10 articles for MG and YA genre authors to read this month: Septemberhttps://i0.wp.com/www.writerandthewolf.com/wp-content/uploads/2021/05/Untitled-design-18.png?fit=1024%2C512&ssl=1 1024 512 Writer and the Wolf Editorial Writer and the Wolf Editorial https://i0.wp.com/www.writerandthewolf.com/wp-content/uploads/2021/05/Untitled-design-18.png?fit=1024%2C512&ssl=1
It’s September already – how did that happen? This has a busy month for me as my four-year-old son finally started school! It’s all quite stressful and emotional but best of all I now get five days in a row to work – the dream! And of course that means I’ve found the time to read plenty of articles online that I’m excited to share with you. Here’s my monthly round-up of interesting, useful or just plain fun articles from around the internet that I think writers of middle grade and YA genre fiction might get a kick out of.
‘The single most important thing to remember is that notebooks are personal, private, intimate, and real. You are never going to share it with anyone. That gives you the freedom to write clearly about your world.’
‘Some audiences will care about your world simply because it’s part of their special interest. Anything with airships has my automatic attention because I’m complete trash for zeppelins and all their kin. However, that type of interest/subject matchup isn’t common. No matter how well detailed a setting is, most audiences won’t care about it by default. This is why spec fic has a bad reputation for dull worldbuilding info dumps. Authors want to tell their audience all about the world, but they haven’t given the audience a reason to care.’
‘There are several reasons why an NDA is not the answer to worries about copyright infringement, and they fall into a few categories: that NDAs are unnecessary; that NDAs are not standard in publishing and hinder a writer’s ability to get their manuscript read, never mind published; and that the kind of infringement that is feared or alleged is not actually infringing under the law.’
‘I started thinking about the idea of “speculative memoir” because I was a fantasy and science fiction writer whose work was becoming more and more autobiographical. Of course, all writing draws from experience, but there’s a particularly weird energy to writing memoir, in a deliberate way, in a fantastic or uncanny mode. It seems to announce a certain relationship to memory, and to experience.’
‘Twelve Dancing Princesses has sisters in abundance: not just a pair, but twelve of them. My friend Diana Peterfreund described it as “every fairy-tale-loving writer’s favorite fairy tale” (note: guilty as charged), so it’s no surprise that this has been retold numerous times in many different ways.’
‘If you want to get your books into libraries, the first thing you need to know is that libraries don’t buy directly from publishers or authors, but from distributors. So your first step is to get your book into a library vendor catalog, by uploading your titles to the right book distributor.’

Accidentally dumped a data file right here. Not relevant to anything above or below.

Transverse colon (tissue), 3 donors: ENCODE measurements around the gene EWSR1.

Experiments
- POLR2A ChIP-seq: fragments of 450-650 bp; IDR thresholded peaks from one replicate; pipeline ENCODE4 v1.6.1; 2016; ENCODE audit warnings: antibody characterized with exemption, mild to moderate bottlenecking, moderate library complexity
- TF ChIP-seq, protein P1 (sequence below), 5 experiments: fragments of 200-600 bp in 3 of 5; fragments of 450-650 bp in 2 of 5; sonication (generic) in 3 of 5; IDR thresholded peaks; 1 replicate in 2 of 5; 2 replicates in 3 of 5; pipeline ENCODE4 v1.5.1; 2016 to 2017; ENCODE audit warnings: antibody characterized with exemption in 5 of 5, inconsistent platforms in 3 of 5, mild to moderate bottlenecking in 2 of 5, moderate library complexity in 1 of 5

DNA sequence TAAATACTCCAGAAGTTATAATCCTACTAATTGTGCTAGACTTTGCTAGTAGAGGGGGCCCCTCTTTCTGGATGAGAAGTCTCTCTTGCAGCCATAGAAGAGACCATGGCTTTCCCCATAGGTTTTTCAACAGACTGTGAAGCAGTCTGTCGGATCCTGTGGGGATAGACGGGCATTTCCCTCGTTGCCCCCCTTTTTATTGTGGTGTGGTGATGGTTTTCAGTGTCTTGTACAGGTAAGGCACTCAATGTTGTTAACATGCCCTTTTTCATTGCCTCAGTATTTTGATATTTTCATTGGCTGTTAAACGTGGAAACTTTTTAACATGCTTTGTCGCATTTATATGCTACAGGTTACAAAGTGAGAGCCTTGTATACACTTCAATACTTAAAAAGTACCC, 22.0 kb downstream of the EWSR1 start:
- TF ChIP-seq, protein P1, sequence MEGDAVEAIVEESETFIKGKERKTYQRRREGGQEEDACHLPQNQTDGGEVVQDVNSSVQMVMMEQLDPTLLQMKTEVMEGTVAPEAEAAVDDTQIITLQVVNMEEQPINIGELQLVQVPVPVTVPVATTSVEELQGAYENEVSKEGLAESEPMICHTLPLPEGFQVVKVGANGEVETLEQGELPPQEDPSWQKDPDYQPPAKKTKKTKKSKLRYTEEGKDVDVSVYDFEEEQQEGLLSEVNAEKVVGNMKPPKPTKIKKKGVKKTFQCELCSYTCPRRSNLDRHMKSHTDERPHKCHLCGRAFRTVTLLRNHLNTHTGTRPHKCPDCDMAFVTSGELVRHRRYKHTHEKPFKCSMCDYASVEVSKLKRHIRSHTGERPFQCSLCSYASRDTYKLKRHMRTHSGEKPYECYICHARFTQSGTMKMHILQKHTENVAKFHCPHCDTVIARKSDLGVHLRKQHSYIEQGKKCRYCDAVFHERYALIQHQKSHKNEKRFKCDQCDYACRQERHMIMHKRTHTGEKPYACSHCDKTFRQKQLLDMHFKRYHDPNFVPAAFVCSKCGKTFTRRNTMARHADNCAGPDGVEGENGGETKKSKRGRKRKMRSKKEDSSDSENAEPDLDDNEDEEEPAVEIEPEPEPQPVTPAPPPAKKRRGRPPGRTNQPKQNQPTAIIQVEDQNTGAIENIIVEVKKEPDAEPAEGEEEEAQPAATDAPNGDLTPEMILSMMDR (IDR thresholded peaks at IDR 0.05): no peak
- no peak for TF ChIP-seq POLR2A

‘Mental reading results in a certain amount of brain processing as we’re seeing, analyzing, and comprehending the words on the page. But reading out loud adds an auditory element as our brain not only sees the words but hears them, too. More processing is involved. More processing requires more brain power and leads to better editing, comprehension, and pretty much everything else the brain is doing at the time.’
‘Is your main character haunted by something from the past? Did they make a mistake long ago that they still regret? Did something terrible happen to them that deeply affected who they are? If not, can you make something up? Think about their personality and what could have shaped it. Dig deep into your character’s closet. See if there’s a skeleton you can pull out and dust off.’
‘Now for my favorite part: picking where your timelines converge. You know the fun of it is as a reader, when all of a sudden you come across a person or place in a later timeline that relates in a surprising way to a prior one. As a writer, these links can be just as fun to employ. Pick events and micro-settings that you can mine for emotional resonance, character growth, and plot twists between timelines.’
Need is a primary motivator for all people. A void in the human needs department will push the character to take action to alleviate it; this typically means facing past pain and becoming vulnerable again. But a villain won’t want to go there. Instead, she denies or avoids her past, distracting herself by pursuing other goals and interests.
Thanks so much for reading, lovely writer! Want empowering, feel-good writing chat and fairy dust in your inbox? Plus receive a PDF of my recommended writing craft books for children’s and YA writers (including go-to genre guides and Children’s Lit MA reading list) AND £20 Wolf Credit to spend with me! Sign up today!
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Siobhan O'Brien Holmes is a developmental editor working with middle grade and YA authors. She specialises in speculative and genre fiction, particularly horror, fantasy, mystery, sci-fi and anything with a dash of magic or macabre. She is a member of the SfEP, EFA, ACES, British Fantasy Society, Horror Writers Association and SCBWI. She has an MA in Novel Writing and an MA in Children's Literature.All stories by: Siobhan O'Brien Holmes